-Nicole: Ellen Datlow is someone I thoroughly admire–she’s done more to shape contemporary horror than almost anyone I can think of, all without being a writer. She has a real eye for great horror, and I always enjoy the anthologies and other projects that she’s got a hand in. While my ultimate goal is to have a short story published in something that she’s edited, I also find myself thinking about the fiction in the projects she pulls together, wondering what questions she’s asked of the writers while editing. I read an interview with her once in which she said that asking questions to bring out the best in a story is her approach as an editor, and I think about that when I’m reviewing others’ work.
-PH: If you could serve a role in horror that you’ve never done, what would it be?
-Nicole: I’m about to do something I’ve never done–edit an anthology. A menopause-themed anthology of short horror fiction titled Bodies Full of Burning that will be released by Sliced Up Press, the geniuses the brought us the cake-themed Slashertorte anthology (full disclosure: my short story “The North American Guide to Animal Slaughter” is included in the anthology), to be exact. My short fiction has been included in a half dozen or so anthologies, and I love reading anthologies. I always think about how stories are placed in collections. In a way it reminds of the careful way that people in my age group used to put together mixed tapes. There’s an art to it, a flow. When put together in just the right way, it makes for a super satisfying finished product. Serving in the role of editor is brand spanking new to me, and I can only hope that I manage to do the project justice.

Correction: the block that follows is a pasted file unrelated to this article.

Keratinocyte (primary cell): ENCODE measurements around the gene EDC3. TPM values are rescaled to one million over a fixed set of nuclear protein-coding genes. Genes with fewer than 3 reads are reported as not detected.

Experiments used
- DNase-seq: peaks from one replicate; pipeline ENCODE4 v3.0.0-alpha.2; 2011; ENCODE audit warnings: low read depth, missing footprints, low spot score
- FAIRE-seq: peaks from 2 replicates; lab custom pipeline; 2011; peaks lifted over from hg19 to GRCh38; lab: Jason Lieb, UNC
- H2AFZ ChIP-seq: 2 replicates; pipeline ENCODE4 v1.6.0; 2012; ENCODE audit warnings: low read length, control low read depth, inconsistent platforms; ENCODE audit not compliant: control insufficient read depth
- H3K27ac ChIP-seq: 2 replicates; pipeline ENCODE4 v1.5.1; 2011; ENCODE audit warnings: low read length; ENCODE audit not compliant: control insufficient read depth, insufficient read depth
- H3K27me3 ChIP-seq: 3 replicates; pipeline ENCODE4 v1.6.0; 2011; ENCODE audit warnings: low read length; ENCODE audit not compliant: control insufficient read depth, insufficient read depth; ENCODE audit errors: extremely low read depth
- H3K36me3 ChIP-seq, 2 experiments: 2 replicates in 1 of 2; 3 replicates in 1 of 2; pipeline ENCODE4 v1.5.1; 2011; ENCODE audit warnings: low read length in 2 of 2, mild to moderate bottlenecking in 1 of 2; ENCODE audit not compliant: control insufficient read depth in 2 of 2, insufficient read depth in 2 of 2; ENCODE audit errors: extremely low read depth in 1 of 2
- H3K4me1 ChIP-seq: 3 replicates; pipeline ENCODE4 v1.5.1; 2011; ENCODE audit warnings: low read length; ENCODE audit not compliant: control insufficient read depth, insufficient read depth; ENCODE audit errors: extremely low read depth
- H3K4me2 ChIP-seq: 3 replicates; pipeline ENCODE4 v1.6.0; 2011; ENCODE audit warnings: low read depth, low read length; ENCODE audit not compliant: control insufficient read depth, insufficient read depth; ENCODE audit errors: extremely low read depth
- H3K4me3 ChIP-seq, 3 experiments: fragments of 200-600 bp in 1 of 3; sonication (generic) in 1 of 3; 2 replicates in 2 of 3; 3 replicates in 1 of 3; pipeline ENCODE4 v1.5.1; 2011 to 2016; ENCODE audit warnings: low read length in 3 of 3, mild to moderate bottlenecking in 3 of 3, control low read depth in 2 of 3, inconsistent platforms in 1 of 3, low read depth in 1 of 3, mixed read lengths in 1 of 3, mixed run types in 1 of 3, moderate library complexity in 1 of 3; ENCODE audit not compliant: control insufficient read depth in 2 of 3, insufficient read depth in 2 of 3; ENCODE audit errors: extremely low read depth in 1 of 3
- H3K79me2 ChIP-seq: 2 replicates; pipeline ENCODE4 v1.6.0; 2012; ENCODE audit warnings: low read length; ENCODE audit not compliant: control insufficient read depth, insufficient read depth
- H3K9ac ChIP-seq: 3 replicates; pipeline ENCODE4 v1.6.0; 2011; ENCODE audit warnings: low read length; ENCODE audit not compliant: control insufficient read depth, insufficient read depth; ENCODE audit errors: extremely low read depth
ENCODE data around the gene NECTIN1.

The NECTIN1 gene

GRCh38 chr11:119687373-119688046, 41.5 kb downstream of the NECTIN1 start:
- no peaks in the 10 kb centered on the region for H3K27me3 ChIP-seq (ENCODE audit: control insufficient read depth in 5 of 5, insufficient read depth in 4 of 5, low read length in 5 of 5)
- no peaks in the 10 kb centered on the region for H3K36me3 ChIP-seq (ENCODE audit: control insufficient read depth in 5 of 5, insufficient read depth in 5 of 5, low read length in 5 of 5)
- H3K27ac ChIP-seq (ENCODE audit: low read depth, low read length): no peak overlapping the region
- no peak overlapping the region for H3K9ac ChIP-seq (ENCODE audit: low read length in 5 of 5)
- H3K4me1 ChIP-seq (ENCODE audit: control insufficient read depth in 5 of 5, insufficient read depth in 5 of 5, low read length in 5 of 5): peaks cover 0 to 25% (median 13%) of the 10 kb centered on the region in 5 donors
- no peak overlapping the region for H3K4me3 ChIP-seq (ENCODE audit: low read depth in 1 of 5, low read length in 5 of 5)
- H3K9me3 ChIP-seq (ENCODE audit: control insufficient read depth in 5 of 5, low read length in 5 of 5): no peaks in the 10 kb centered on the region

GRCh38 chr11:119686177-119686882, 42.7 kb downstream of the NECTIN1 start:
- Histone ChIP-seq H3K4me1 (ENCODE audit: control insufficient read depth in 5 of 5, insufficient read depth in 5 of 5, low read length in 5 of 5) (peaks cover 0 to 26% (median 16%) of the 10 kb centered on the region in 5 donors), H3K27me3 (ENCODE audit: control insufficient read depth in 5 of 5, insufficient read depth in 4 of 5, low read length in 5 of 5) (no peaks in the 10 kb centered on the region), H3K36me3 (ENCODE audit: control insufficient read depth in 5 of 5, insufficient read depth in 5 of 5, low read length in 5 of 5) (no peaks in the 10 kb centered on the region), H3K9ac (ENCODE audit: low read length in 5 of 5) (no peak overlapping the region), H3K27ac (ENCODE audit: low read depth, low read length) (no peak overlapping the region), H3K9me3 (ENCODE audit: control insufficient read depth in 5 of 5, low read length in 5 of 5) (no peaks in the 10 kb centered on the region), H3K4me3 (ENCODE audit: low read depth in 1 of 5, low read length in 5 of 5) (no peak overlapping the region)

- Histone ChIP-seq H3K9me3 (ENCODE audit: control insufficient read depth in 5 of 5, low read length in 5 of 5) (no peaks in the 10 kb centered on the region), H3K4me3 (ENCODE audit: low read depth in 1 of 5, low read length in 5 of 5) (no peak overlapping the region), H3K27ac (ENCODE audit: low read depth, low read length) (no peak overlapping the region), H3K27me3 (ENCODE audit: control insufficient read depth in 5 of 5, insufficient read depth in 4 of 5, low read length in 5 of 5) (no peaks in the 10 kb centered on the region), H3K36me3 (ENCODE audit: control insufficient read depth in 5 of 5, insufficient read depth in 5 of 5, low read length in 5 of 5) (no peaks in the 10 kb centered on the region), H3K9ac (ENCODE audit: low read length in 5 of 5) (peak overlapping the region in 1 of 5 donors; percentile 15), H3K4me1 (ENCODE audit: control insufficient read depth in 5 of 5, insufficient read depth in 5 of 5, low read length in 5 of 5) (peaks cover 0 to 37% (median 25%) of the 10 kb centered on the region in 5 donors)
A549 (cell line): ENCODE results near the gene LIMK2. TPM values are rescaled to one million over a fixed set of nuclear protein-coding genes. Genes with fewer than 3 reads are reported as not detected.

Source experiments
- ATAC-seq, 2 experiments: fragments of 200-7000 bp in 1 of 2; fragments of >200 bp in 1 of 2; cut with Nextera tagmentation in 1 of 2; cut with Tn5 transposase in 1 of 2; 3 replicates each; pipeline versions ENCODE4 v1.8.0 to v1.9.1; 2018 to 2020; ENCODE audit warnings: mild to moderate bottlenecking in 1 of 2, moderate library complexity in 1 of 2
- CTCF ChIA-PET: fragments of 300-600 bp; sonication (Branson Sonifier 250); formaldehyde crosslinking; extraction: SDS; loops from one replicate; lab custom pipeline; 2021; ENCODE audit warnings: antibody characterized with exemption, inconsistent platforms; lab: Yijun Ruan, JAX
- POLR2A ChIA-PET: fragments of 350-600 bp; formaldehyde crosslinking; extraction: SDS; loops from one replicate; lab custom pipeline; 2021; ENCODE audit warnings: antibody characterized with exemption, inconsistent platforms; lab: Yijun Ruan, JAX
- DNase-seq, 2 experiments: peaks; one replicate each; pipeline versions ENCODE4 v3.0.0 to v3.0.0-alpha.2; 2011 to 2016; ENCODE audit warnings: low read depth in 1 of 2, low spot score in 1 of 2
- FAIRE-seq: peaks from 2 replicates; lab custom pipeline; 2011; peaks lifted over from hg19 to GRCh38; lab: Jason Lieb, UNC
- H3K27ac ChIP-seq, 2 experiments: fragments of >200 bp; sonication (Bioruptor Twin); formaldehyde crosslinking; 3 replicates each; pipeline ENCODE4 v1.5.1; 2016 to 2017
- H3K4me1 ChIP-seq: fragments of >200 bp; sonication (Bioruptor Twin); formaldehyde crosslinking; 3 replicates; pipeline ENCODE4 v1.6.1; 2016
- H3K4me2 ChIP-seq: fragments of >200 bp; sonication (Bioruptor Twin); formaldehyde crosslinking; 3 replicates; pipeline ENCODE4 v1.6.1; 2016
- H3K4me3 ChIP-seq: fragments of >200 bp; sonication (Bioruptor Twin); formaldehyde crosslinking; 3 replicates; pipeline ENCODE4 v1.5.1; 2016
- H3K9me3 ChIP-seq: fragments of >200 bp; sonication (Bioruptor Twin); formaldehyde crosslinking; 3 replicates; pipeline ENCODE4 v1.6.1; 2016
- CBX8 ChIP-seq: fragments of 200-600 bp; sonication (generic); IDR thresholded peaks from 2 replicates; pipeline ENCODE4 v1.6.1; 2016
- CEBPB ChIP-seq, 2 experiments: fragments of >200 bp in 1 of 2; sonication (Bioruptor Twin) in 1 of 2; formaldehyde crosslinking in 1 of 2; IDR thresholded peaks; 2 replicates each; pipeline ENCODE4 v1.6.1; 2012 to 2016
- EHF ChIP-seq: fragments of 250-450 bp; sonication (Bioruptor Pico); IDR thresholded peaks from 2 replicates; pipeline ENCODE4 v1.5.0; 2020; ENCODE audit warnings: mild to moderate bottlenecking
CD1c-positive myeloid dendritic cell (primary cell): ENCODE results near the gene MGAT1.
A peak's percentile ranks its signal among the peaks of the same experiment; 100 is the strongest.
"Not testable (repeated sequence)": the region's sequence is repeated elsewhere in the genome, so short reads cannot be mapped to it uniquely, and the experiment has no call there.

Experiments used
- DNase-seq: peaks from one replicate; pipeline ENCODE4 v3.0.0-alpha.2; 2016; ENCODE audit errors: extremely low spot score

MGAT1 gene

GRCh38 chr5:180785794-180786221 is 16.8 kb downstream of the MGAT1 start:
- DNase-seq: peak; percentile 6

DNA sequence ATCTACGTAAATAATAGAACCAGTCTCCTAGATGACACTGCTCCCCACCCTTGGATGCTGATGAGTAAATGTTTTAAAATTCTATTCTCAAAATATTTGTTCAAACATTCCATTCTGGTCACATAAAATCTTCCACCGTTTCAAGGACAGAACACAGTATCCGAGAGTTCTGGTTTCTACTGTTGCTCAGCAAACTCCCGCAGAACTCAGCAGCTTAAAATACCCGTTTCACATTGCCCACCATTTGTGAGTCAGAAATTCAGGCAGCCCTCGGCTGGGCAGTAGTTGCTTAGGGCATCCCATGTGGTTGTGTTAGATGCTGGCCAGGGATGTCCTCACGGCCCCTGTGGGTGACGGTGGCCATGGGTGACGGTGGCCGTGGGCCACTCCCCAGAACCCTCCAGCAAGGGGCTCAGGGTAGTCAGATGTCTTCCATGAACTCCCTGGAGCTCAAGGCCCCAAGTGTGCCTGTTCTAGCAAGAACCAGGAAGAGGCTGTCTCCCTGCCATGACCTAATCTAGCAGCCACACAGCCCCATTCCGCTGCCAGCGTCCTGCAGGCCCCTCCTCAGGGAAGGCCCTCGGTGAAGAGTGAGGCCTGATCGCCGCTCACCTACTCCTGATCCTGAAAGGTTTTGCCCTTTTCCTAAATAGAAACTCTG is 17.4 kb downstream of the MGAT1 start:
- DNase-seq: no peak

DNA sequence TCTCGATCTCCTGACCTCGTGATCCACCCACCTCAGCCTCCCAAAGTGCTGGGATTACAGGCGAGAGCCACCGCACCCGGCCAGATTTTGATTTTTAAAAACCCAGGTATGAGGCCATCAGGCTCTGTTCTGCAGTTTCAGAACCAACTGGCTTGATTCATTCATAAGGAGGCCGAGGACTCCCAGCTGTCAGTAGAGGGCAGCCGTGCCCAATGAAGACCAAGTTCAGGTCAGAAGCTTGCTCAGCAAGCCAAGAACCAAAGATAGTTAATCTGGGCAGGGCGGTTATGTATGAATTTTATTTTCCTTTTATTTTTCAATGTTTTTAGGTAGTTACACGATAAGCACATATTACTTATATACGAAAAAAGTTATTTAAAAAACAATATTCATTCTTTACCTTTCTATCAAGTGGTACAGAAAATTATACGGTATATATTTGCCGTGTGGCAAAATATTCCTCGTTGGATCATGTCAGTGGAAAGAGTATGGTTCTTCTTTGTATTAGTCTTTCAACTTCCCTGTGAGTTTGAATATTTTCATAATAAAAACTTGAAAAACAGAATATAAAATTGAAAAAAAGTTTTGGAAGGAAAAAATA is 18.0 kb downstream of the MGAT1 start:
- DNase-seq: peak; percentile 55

-PH: Being that this is PromoteHorror.com, please feel free to plug your current/next horror project.
-Nicole: The Bodies Full of Burning anthology is absolutely my baby for the next many months. Look, I’m turning 49 this month, so menopause is on my mind–and this is such an incredible opportunity. How many horror novels and films are there that focus on menstruation and/or young girls losing their virginity? Stephen King’s Carrie is a horror classic, right? The film Teeth is a classic. Just as menstruation and virginity are powerful times in a woman’s life, menopause can be just as liberating or terrifying. And if you think Carrie White at 17 can carry a grudge that manifests itself in horror, wait until we see what a middle aged or older lady with years of internalizing sexism, misogyny, racism, etc under her belt can do. I’m hoping for a truly diverse author pool to represent as many voices and experiences as possible.
Beyond this anthology, I also have some new work coming out. The Half That You Don’t See anthology from Dark Ink Books that will be released in March 2021 contains my story “Imaginary Friends,” and the Evilmas anthology from Creative James Press (due out later this year) will debut my short story “My True Love Gave to Me.” I had a story in Nico Bell’s Shiver anthology last month as well, a short piece titled “Waiting for Winter” that focuses on a special group of Final Girls. A full list of my published work is available at www.nicolewolverton.com, and you can also find me on Twitter.
We would like to thank Nicole Wolverton for taking the time to answer our questions, but more importantly for her contribution to horror!